Home >> Optics, concave mirrors
Basic Ray Diagram
The basic ray diagram for a concave mirror introduces a number of important terms:
aperture - the diameter of the circular mirror
pole - where the principal axis meets the mirror surface
centre of curvature - the centre of the sphere that the mirror forms part
radius of curvature (r) - radius of the sphere
principal axis - the line through the centre of curvature and the pole of the mirror
focal length (f) - equal to half the radius of curvature f = r/2
Ray diagrams are constructed by taking the path of three distinct rays from a point on the object:
X) a ray parallel to the principal axis reflected through F (the principal focus)
Y) a ray passing through C which is then reflected back along its original path
Z) a ray passing through F, which is then reflected parallel to the principal axis
note - the concave mirror is considered to be so thin as to be represented by a vertical line
The image types and positions for a concave mirror are very similar to those of a convex lens.
object between F and the mirror
This is similar to a magnifying glass, with a practical use as a make-up mirror.
object at F
The image is formed at infinity from parallel rays that do not converge. Therefore no image is formed.
object between F and C
The image is real, inverted and magnified.
object at C
The image is formed at C.
The image is inverted, real and the same size as the object.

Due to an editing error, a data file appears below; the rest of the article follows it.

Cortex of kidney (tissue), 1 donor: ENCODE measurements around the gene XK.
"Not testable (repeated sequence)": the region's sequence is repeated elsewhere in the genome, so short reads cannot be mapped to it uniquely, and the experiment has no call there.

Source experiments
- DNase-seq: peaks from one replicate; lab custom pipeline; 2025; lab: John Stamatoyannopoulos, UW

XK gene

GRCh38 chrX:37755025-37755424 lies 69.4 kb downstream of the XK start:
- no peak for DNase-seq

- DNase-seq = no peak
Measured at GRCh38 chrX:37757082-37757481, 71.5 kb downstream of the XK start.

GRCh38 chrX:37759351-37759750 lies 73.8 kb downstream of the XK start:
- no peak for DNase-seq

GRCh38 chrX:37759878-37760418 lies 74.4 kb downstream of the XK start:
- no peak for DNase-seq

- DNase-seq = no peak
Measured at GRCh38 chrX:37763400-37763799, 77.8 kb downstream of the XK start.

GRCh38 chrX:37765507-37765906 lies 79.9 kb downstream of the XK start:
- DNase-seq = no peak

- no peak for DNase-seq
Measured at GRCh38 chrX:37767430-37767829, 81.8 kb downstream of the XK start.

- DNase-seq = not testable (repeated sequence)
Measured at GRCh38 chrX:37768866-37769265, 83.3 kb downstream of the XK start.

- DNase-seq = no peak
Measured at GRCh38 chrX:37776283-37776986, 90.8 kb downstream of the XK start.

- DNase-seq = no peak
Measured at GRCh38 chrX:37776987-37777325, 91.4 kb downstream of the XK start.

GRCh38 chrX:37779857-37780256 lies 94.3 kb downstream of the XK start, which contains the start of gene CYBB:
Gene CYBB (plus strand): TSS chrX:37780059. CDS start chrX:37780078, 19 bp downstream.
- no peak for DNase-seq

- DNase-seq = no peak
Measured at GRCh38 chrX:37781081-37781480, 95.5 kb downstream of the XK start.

object at infinity
The image is formed at the focal point of the lens. It is real, inverted and diminished in size.
Proof of r = 2f
The angle of incidence equals the angle at C (corresponding angles).
From the diagram it is apparent that XF does not equal PF. However, when point X is closer to the principal axis, XF approaches the size of PF.
So for rays close to the principal axis we can say that XF = PF.
In other words,
XC = PF + FC
r = f + f
r = 2f
The Mirror Formula
The sign convention, 'real is positive' is used:
1) focal length (f) and radius of curvature (r) are both positive for concave mirrors
2) distances to real images and real objects are positive
3) distances to virtual images and virtual objects are negative
The caustic is the name given to the region of a concave mirror where parallel rays of light come to different foci.
This happens for rays away from the principal axis. The further away they are, the closer is the focus to the mirror.
A parabolic mirror produces one focus for all rays parallel to the principal axis, irrespective of their distance from it.
Parabolic mirrors have uses in telescopes, solar furnaces, and car headlights/torches/floodlights etc.
this week's promoted video